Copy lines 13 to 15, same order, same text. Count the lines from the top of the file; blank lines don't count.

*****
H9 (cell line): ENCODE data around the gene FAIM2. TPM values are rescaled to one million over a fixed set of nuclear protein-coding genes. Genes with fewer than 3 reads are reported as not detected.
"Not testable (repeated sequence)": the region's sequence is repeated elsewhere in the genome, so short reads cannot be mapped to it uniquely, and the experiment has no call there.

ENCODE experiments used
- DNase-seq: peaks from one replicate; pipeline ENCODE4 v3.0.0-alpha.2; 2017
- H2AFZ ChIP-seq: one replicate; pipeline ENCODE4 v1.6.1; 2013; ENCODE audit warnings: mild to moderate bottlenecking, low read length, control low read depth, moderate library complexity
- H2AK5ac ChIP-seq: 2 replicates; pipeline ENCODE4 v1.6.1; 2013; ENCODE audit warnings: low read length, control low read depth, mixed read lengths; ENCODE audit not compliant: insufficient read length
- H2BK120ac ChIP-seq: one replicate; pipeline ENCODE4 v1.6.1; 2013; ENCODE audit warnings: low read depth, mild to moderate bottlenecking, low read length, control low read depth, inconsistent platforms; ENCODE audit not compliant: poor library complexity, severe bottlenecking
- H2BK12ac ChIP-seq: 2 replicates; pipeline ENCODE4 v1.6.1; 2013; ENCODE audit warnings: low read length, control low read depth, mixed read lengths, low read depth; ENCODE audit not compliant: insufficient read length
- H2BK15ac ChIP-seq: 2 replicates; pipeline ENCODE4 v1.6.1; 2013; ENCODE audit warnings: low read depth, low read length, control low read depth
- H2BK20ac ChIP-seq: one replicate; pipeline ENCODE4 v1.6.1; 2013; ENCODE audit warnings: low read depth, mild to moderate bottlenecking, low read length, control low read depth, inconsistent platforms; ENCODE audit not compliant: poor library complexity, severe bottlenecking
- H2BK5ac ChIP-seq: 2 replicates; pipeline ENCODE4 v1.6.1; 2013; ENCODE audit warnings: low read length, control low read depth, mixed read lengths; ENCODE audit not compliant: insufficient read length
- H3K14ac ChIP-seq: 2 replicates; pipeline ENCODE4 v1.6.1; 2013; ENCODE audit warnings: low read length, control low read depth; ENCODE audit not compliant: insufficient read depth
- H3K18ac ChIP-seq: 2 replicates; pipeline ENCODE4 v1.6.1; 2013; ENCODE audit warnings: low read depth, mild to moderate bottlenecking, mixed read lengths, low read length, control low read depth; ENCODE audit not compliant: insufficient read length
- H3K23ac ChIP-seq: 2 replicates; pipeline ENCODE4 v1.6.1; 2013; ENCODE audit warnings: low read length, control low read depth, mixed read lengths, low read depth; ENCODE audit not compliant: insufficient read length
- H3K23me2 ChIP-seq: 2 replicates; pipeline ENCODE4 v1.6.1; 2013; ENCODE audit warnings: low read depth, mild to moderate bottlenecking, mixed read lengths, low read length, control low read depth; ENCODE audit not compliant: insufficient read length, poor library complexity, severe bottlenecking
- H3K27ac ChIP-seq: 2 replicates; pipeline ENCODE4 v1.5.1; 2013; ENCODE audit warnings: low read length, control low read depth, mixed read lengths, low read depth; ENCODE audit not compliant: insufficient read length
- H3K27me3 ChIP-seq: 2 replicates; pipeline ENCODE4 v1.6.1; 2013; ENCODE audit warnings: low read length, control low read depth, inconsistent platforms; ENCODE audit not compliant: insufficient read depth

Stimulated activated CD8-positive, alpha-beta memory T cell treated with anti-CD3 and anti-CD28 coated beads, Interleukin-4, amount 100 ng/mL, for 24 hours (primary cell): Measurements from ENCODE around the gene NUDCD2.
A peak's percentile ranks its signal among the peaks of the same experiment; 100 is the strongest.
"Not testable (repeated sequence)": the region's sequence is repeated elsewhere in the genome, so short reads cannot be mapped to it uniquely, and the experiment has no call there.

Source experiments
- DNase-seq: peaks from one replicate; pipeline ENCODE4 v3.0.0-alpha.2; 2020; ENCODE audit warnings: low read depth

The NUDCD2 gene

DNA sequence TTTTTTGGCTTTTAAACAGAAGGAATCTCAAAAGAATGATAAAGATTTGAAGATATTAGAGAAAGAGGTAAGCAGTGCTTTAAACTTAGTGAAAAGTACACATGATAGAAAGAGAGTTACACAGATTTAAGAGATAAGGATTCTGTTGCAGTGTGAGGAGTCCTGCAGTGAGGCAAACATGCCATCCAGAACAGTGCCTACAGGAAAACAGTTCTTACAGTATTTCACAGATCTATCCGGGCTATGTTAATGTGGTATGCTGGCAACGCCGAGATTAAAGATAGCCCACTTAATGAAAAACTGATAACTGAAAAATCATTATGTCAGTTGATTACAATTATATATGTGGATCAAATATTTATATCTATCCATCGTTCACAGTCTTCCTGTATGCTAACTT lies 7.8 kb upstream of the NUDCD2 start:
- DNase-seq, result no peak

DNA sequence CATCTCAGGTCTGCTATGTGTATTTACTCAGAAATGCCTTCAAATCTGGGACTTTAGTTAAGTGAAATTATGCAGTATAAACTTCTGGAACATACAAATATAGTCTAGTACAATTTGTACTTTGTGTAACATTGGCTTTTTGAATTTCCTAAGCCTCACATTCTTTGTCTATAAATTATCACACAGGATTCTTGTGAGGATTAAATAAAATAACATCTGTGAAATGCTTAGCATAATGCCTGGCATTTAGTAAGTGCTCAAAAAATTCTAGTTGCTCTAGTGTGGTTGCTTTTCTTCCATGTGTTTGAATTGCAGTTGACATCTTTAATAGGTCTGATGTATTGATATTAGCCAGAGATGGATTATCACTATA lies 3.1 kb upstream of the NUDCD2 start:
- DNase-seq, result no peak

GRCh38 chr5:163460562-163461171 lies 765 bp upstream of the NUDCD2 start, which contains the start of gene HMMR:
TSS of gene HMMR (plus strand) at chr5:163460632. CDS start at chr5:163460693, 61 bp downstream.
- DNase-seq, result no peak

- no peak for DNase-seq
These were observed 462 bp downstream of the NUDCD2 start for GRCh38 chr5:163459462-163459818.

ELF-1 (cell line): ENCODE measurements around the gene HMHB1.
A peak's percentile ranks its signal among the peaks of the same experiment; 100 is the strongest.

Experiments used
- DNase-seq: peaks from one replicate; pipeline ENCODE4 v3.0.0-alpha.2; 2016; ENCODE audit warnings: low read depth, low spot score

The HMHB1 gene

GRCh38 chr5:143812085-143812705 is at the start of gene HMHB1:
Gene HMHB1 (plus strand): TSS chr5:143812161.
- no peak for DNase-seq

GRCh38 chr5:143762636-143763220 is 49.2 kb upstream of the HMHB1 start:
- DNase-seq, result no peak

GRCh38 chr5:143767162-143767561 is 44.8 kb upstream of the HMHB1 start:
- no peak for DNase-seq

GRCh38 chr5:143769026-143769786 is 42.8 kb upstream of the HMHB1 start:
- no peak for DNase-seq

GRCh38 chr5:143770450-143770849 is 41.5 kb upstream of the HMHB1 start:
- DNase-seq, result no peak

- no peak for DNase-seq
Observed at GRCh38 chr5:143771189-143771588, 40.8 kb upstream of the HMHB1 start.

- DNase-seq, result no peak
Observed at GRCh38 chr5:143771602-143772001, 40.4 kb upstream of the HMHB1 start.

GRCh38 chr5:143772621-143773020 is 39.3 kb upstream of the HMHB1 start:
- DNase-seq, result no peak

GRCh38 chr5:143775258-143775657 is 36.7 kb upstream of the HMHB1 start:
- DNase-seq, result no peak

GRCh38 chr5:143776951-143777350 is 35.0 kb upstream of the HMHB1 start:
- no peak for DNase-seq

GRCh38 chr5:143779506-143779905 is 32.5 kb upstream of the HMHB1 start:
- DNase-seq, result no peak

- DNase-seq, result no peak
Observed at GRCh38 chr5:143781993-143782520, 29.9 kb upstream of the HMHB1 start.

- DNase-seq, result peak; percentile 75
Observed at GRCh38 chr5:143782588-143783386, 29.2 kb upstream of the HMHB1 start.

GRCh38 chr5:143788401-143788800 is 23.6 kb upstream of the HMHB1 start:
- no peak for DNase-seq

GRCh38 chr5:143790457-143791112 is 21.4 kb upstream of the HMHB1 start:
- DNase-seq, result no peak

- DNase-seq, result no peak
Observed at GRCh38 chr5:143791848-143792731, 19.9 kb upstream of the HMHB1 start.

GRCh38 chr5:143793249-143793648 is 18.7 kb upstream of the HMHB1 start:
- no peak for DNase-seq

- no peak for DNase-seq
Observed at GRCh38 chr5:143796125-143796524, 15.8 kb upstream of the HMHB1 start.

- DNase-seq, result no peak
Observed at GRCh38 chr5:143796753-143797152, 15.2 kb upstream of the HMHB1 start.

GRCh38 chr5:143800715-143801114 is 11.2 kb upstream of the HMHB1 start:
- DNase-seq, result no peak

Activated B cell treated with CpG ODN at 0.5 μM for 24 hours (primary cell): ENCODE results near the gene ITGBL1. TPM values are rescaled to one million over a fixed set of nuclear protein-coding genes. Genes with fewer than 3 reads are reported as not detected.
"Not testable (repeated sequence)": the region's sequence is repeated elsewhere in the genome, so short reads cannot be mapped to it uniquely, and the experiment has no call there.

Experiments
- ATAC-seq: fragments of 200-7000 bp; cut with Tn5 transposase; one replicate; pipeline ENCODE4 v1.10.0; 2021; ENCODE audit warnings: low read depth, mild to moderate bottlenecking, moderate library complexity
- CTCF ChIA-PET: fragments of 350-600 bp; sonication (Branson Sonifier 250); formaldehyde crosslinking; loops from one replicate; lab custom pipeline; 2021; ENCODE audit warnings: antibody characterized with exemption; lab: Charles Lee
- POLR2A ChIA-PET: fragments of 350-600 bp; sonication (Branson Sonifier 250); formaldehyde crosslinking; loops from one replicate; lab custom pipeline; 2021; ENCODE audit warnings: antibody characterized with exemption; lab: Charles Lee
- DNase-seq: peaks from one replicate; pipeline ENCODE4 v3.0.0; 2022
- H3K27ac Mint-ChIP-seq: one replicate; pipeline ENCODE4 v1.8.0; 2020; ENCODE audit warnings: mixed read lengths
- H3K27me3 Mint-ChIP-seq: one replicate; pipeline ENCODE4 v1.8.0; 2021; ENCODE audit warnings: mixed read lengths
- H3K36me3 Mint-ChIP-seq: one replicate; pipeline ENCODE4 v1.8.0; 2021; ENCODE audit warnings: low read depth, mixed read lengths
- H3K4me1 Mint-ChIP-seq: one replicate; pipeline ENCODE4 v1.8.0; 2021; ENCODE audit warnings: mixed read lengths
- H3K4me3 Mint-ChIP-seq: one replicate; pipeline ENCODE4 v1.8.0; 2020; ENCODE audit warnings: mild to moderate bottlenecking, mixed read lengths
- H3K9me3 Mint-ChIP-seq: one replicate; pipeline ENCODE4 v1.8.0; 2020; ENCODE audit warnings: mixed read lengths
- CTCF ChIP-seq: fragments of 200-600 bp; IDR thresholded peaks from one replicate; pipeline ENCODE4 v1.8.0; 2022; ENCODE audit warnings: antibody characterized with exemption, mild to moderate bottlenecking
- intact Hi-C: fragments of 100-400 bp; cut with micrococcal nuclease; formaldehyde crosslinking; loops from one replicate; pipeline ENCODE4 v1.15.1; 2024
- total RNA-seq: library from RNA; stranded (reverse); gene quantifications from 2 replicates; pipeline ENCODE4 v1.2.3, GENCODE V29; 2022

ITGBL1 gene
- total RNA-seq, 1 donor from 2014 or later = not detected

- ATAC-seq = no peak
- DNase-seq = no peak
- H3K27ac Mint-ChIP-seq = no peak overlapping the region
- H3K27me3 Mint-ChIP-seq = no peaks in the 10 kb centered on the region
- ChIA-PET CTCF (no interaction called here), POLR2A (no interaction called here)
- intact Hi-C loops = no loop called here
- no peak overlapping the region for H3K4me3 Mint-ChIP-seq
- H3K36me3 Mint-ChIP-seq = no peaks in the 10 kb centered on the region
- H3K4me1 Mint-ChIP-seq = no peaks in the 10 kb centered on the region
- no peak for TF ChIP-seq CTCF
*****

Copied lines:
- H3K18ac ChIP-seq: 2 replicates; pipeline ENCODE4 v1.6.1; 2013; ENCODE audit warnings: low read depth, mild to moderate bottlenecking, mixed read lengths, low read length, control low read depth; ENCODE audit not compliant: insufficient read length
- H3K23ac ChIP-seq: 2 replicates; pipeline ENCODE4 v1.6.1; 2013; ENCODE audit warnings: low read length, control low read depth, mixed read lengths, low read depth; ENCODE audit not compliant: insufficient read length
- H3K23me2 ChIP-seq: 2 replicates; pipeline ENCODE4 v1.6.1; 2013; ENCODE audit warnings: low read depth, mild to moderate bottlenecking, mixed read lengths, low read length, control low read depth; ENCODE audit not compliant: insufficient read length, poor library complexity, severe bottlenecking